It's good enough for Gigi, Francois and Coquette.

The owner of the Airedale who flies his dog from New York into National Airport every 90 days thinks it's tops.

But landlord J. Newman Carter said the Tara Dog Salon was too tacky for Lee Heights Shopping Center in Arlington.

"My stockholders have been after me for five years to throw you out," read part of a letter Carter sent to salon owner Margaret Smith earlier this month.

Carter has high ambitions for the stores in Lee Heights. If he can get the owners to carry the kind of high-quality merchandise he wants them to, Carter says he thinks Lee Heights "will do for Arlington what Quincy Market did for Boston."

In the letter to Smith, Carter outlined the conditions under which her dog-grooming shop would be allowed to remain in the small, 18-store shopping center, which is in the heart of red-brick apartment buildings and modest homes in central Arlington.

To stay in the shopping center and meet his standards, Carter wrote, Smith would have to hire an interior designer to redecorate her shop and would have to upgrade her merchandise.

"We want the finest quality merchandise obtainable including the obscure craftsman in Tennessee who makes the best dog collar in the world -- I will get his name for you," the letter stated.

The best dog collar in the world?

"He's got some screwy ideas about running a business," Smith said last week as she puffed a cigarette in her little shop and contemplated an impending move three blocks further out on Lee Highway.

"I'm a dog groomer," Smith said. "The supplies I sell are just for the convenience of the customer."

Smith and Carter agree that they have disagreed for 10 years -- ever since Carter recruited Smith's dog-grooming business to fill up what was then an almost-empty shopping center.

For the last five years, they have fought tooth and nail. When they were unable to come to terms on a long-term lease five years ago, Smith went on a month-to-month rental agreement.

The letter was the last straw. Smith hung it in her store window and started packing.

"When I got this letter, I couldn't believe it," says Smith sadly. "Whatever has happened in the past, I didn't deserve that."

In retrospect, Carter agrees.

"I shouldn't have sent it," Carter admits. "It was absolutely deplorable and tasteless.

"But you've got to understand, it arose out of 10 years of frustration with a difficult tenant."

But Carter adds he believes there was no need for Smith to post the letter.

"It seems there was a concerted effort on the tenant's part to embarrass me," he says.

Smith, who originally ran just a "beauty parlor for dogs," says she tried to comply with Carter. She stocked the shelves with Snowy Coat, Cat Snax and Good Boy Choc Drops.

There always was an ample supply of litter pans and leashes. But Smith admits her heart was in the back room, among the cages, tubs, doggie blow dryers and the yapping little canines with bows in their hair.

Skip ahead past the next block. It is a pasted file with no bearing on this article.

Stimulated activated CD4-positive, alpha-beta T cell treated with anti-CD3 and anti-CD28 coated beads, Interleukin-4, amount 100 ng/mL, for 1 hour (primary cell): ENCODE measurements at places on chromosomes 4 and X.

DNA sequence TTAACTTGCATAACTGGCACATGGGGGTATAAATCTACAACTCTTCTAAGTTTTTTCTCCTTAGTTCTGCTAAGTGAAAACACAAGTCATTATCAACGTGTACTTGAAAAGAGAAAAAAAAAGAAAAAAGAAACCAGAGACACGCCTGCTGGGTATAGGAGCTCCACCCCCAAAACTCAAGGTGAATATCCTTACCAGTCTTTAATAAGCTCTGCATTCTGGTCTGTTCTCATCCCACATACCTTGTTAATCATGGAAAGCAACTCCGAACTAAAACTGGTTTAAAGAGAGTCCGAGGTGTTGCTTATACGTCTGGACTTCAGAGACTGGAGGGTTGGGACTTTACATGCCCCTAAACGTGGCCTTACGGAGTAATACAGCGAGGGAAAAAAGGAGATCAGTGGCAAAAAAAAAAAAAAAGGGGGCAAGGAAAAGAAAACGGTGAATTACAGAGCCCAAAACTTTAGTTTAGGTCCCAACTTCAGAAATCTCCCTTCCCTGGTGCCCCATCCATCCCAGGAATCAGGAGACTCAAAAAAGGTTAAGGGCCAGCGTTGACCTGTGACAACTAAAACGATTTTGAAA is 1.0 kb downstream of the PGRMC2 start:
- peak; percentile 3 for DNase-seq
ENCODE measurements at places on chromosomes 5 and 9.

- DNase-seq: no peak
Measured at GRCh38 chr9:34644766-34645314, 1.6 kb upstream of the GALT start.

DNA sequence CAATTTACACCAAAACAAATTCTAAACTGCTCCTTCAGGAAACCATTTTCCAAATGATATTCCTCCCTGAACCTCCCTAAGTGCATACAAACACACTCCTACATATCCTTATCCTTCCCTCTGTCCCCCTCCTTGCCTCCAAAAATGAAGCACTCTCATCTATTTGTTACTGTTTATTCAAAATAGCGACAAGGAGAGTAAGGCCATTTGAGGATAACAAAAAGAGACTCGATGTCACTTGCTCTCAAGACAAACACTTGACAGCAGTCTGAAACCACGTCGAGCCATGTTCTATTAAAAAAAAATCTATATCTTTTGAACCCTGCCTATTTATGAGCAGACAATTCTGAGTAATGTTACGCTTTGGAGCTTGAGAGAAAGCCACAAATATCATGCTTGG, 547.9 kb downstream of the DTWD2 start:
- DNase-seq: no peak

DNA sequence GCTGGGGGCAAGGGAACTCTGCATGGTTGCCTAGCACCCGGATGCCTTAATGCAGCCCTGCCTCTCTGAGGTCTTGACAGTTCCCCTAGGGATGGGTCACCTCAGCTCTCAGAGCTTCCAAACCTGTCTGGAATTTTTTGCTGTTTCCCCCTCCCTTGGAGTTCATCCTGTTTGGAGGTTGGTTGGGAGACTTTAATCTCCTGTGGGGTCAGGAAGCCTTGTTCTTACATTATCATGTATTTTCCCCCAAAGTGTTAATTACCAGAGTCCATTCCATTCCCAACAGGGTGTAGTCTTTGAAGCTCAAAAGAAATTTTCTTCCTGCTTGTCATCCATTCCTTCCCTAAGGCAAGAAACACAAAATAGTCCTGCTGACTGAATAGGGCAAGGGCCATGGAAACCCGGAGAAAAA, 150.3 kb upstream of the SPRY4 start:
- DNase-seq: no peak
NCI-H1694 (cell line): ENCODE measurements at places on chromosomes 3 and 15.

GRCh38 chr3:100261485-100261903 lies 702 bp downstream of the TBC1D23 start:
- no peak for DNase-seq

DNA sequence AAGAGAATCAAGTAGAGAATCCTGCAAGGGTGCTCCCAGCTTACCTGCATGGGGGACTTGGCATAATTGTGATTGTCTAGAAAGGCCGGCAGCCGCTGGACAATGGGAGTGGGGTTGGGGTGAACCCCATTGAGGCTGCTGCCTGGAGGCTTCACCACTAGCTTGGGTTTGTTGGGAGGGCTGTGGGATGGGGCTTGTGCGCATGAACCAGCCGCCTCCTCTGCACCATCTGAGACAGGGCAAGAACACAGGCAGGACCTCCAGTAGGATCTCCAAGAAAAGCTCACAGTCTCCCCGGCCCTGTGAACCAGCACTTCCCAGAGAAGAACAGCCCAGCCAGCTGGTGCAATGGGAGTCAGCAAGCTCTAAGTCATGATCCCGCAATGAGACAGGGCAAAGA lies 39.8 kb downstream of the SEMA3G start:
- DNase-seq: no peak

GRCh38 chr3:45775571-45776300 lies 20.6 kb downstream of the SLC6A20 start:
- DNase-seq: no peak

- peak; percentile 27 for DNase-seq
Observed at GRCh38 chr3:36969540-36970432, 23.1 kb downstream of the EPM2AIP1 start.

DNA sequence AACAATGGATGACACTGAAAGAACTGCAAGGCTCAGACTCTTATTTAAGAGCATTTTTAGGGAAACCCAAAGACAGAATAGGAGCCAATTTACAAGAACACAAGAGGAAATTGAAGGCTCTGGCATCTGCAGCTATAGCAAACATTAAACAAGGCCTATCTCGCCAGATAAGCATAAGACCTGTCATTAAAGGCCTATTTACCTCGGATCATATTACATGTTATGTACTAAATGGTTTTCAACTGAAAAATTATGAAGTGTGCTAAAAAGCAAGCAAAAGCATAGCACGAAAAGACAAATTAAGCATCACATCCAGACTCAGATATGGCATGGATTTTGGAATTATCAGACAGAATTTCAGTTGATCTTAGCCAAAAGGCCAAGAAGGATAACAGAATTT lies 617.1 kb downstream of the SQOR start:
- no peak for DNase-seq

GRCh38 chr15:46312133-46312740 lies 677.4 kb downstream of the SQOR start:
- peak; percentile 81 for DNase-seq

Despite Smith's modifications, the retail end of her business didn't satisfy Carter.

"At the time I recruited her the business was 100 percent service," recalled Carter, adding that he and Smith had a "verbal understanding" that the bulk of her business would be in retail sales. "Once she got the lease, she made a half-hearted attempt at sales."

Carter also recently demanded that dress shop owner Josie Davis, who sold medium-priced women's clothes, stock better-quality merchandise.

Carter admits that his demands that Davis bring in a more expensive line forced her into premature retirement. "That was really a shame," Cater says. "Mrs. Davis is the salt of the earth."

Last weekend, Davis had closed her store and could not be reached for comment.

Carter reportedly has experienced turbulent times with other tenants. Several said they would comment on the Tara Dog Salon situation but only if they could remain anonymous -- lease renewals are coming up.

Carter "would rather see a line of Cadillacs and chauffeurs outside his shops than regular people," contends one businessman.

He added that Carter "fails to recognize that Mrs. Smith has some very, very influential customers who patronize other shops while they wait for their dogs to be groomed."

Another shop owner says his frequent confrontations with Carter over how the shop should be run have created an unpleasant atmosphere.

"It's been a strain on my family," he said. "There have been so many crises, so many threats of being thrown out. The lease renewals (the negotiations) were awful."

But other tenants praise Carter and say he has made helpful suggestions about their businesses.

One tenant, who also asked not to be named, said that Carter helped him several times and that Carter even reduced the tenant's rent at one point when business was bad.

Tomorrow marks the end of the strife between Carter and the Tara Dog Salon. Smith will open her new shop, and Carter will begin searching for a new tenant.

"I'd like to bring in something like a gourmet cookware shop," muses Carter. "Yes, that would tie in very nicely with our food stores."